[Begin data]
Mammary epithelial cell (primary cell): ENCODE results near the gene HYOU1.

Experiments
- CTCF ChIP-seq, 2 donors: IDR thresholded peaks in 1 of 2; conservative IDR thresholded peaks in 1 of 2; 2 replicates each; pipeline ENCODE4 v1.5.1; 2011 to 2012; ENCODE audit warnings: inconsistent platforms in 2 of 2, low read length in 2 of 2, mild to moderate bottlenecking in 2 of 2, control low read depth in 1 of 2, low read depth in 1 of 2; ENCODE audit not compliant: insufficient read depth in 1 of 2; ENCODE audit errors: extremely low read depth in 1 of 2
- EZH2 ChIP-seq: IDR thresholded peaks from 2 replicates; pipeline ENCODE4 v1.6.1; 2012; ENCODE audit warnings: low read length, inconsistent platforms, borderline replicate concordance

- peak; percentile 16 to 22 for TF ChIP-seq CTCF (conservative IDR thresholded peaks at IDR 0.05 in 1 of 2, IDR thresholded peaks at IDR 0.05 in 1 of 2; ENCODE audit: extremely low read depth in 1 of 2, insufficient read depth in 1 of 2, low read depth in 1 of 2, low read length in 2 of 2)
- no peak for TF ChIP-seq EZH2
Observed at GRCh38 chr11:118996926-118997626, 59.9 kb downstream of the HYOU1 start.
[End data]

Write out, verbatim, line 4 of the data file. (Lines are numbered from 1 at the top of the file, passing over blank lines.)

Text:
- EZH2 ChIP-seq: IDR thresholded peaks from 2 replicates; pipeline ENCODE4 v1.6.1; 2012; ENCODE audit warnings: low read length, inconsistent platforms, borderline replicate concordance